4. Time. One of the most interesting aspects of this book is that Peeters uses aoristic analysis as a way to smooth the comparison of ceramics datable to different scales across time. In other words, Peeters assumes that any sherd datable to a particular range of dates is equally likely to appear in any year during that range. This allows him to compare ceramic assemblages by 50 year interval. It also recognizes that some kind of coarse wares may only be datable to periods of 200 (e.g. Late Roman) or even 500 years (e.g. Roman) and including artifacts with varying degrees of “diagnosticity” or datable to various resolutions is particularly important to balance between well-known and narrowly dated imported wares and locally produced ceramics which tend to be have fewer secure stratigraphic context necessary to produce a narrow date range. To compensate for this, Peeters compares assemblages based on material datable to a 300 year range and then including all sherds datable to 500 year range.
5. Regional Variation. The goal of this book was to assess and interpret regional variation in Boeotia. This meant not only the differences between rural and urban assemblages, but also the varying proportion of local, regional, and imported ceramics from across the Mediterranean. The results were, as one might expect, complex especially considering that Peeters sought to understand the changing character of Boeotian assemblages across the entire Roman period. More than that, Peeters demonstrates that different kinds of pottery — cooking, storage and transport, and table wares — often reflected different distribution patterns. This undermined the traditional argument that ceramics were a proxy for trade in all goods and that distribution of various ceramics reflected access to larger markets in general. The variations in the distribution of table wares hinted that communities may have had preferences for one type of ware over another. In other words, intraregional variation in ceramics seems to indicate a certain the existence of Roman “economies” present in the Boeotia which shifted independently from each other and at different rates and ways over time. Peeters supports these arguments through the use of remarkably robust data sets that he manages to simplify sufficiently (as simple as necessary, but no simpler) to isolate key variables.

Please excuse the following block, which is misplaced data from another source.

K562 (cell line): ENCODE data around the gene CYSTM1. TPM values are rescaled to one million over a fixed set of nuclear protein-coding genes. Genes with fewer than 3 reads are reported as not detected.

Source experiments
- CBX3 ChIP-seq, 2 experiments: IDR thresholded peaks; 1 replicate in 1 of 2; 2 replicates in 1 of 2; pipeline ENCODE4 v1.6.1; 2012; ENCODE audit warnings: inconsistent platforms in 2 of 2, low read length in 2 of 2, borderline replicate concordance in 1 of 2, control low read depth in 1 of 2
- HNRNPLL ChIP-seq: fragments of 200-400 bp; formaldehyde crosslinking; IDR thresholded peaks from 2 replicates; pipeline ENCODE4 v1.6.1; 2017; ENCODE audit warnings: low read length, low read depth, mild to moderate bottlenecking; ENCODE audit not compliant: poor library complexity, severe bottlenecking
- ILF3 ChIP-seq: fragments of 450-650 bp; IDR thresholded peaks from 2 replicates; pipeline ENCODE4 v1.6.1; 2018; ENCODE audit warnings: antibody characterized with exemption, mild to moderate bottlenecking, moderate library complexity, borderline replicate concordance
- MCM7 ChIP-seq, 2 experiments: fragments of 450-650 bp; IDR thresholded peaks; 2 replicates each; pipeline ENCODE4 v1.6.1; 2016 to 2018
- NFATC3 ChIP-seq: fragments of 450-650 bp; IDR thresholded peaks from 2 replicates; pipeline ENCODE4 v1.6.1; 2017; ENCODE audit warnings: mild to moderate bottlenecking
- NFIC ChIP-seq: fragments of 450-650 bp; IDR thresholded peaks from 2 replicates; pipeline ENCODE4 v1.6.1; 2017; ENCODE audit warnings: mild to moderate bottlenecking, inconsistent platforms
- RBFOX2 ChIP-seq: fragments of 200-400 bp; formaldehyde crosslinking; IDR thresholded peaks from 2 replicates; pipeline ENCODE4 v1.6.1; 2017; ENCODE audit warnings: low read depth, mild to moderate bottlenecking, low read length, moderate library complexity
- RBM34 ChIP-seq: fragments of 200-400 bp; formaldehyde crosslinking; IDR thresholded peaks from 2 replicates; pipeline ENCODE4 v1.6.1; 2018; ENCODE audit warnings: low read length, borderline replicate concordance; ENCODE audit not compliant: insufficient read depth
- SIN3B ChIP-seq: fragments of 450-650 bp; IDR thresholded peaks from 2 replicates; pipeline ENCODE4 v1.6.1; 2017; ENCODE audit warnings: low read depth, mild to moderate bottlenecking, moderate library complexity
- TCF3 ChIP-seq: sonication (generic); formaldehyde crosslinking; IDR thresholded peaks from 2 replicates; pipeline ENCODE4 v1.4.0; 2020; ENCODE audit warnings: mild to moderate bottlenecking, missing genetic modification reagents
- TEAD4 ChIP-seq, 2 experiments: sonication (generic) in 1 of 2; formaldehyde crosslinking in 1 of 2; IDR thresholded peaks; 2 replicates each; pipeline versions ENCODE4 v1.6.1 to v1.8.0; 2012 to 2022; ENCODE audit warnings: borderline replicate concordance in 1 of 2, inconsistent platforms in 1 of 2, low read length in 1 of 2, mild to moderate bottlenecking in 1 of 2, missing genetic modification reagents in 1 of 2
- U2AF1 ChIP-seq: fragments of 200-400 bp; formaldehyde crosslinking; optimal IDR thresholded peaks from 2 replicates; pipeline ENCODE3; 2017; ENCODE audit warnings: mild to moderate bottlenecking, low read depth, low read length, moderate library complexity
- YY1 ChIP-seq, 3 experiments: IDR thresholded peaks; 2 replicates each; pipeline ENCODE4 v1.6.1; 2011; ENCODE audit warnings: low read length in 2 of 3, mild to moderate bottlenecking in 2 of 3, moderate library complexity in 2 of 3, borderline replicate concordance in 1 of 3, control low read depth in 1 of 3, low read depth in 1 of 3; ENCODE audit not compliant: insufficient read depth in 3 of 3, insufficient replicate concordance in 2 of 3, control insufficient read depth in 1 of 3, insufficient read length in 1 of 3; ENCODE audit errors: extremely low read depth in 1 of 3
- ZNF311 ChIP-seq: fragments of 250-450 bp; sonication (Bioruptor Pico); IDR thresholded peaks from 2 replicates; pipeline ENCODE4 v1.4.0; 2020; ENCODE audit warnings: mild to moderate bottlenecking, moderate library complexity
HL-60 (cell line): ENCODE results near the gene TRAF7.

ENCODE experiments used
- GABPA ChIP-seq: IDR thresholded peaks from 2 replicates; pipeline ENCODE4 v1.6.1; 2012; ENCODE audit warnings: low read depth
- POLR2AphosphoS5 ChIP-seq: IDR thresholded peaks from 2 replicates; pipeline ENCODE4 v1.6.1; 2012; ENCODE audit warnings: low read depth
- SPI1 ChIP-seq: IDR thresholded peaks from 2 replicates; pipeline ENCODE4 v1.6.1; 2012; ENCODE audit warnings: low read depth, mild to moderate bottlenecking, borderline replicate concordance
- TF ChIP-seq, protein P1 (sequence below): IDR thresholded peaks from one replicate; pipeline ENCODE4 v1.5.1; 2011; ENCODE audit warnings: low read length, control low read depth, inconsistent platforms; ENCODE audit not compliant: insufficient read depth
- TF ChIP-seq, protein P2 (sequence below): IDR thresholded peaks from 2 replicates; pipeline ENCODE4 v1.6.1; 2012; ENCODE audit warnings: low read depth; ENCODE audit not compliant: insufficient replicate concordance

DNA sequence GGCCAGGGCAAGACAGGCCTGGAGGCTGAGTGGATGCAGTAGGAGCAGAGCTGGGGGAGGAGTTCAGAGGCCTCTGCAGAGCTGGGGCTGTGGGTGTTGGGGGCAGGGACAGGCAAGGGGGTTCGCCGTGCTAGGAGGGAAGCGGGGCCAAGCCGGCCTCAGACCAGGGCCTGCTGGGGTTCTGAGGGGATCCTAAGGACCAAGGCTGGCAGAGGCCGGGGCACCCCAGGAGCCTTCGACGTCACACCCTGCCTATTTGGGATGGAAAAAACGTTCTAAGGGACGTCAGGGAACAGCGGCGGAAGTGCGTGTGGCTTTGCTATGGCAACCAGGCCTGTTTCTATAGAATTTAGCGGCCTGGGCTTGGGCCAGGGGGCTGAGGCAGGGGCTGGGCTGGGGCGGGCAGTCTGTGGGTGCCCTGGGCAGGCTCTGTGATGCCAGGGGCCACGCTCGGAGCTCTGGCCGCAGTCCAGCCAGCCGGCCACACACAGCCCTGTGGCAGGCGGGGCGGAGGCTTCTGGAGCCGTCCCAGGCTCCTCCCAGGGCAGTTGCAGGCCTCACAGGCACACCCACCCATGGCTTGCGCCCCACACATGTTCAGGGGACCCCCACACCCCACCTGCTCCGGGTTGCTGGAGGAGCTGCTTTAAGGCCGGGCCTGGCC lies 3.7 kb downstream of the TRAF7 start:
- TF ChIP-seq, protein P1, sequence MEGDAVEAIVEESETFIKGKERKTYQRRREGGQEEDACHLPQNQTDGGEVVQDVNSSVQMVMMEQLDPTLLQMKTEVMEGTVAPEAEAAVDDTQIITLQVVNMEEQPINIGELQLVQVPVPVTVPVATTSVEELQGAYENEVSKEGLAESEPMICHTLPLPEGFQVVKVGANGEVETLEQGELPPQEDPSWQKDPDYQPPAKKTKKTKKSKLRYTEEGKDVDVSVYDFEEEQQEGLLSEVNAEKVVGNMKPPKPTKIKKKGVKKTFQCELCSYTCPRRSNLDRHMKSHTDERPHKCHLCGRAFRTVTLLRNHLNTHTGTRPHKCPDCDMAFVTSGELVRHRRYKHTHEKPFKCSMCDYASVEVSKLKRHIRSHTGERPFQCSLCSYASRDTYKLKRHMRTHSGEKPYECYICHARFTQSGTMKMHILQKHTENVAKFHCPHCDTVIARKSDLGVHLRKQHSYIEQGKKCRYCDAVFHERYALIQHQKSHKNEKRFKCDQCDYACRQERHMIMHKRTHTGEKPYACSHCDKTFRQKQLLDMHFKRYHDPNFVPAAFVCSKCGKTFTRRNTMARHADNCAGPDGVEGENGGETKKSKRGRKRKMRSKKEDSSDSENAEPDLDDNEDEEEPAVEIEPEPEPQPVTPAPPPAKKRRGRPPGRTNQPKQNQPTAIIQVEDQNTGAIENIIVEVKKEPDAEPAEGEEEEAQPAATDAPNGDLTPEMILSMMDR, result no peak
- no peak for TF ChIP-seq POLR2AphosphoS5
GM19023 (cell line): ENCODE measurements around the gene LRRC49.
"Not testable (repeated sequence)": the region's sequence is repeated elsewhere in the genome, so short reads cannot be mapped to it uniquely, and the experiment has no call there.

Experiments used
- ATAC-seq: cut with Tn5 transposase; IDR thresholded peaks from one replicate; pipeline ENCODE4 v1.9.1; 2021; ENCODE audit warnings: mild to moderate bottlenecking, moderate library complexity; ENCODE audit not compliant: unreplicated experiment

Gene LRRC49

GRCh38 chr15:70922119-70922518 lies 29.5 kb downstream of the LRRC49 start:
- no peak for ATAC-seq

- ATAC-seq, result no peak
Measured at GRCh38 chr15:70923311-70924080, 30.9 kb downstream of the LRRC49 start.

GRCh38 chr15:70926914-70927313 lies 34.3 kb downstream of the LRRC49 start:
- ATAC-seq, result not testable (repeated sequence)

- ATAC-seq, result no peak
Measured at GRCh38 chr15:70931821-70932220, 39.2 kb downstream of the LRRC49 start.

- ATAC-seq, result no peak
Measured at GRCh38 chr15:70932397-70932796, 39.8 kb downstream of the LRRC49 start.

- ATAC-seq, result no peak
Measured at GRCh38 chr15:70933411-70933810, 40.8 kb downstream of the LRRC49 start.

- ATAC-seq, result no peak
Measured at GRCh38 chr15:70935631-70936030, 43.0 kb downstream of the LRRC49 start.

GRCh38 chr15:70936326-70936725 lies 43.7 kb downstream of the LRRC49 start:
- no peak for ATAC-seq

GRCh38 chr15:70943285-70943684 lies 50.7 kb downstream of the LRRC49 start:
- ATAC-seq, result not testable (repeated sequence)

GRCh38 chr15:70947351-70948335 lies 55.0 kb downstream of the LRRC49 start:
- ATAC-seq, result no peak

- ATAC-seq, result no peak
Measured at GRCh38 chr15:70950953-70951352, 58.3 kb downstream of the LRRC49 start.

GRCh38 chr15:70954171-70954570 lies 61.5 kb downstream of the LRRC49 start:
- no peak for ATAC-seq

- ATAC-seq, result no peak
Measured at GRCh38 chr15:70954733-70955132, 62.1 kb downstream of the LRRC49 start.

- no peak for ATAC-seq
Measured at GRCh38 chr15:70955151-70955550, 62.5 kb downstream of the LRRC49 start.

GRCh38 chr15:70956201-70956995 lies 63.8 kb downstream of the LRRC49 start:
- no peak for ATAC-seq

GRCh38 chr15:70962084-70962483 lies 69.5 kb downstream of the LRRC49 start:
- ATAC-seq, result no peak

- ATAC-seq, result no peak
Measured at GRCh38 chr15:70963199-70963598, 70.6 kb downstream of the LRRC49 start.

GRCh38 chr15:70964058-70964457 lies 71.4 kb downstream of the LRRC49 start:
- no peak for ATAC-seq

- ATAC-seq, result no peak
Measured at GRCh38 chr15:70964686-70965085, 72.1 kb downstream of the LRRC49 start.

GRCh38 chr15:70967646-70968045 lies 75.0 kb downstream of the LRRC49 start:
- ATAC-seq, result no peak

These conclusions, as tentative as they may be, offer a model for the kind of analysis that I’ve been attempted — in somewhat half-hearted ways, for Cyprus over the last few years. I’ve long wondered about the variation in Late Roman fine wares on Cyprus. I’ve argued, with a good bit of caution, that this might reflect local preference, but I’m also aware that some of the variation at sites might reflect chronological changes to the distribution of material on the island. Peeters’s work provides me with a model to consider as I continue to mull over the implications of inter-site and intraregional variation on the island.
5. The Next Generation of Survey. Over the last couple of years there has been a nice uptick in innovative uses of survey data. Works like Catherine Kearns’s The Rural Landscapes of Archaic Cyprus (2022), Foteini Kondyli’s Rural Communities in Late Byzantium: Resilience and Vulnerability in the Northern Aegean (2022), and John Haldon, Hugh Elton, James Newhard, Archaeology and Urban Settlement in Late Roman and Byzantine Anatolia: Euchaïta-Avkat-Beyözü and its Environment (Cambridge 2018) seem to be charting new possibilities for the use of survey data that recognizes more explicitly its limitations without being apologetic. I think it is reasonable to add Dean Peeters’s book to this list.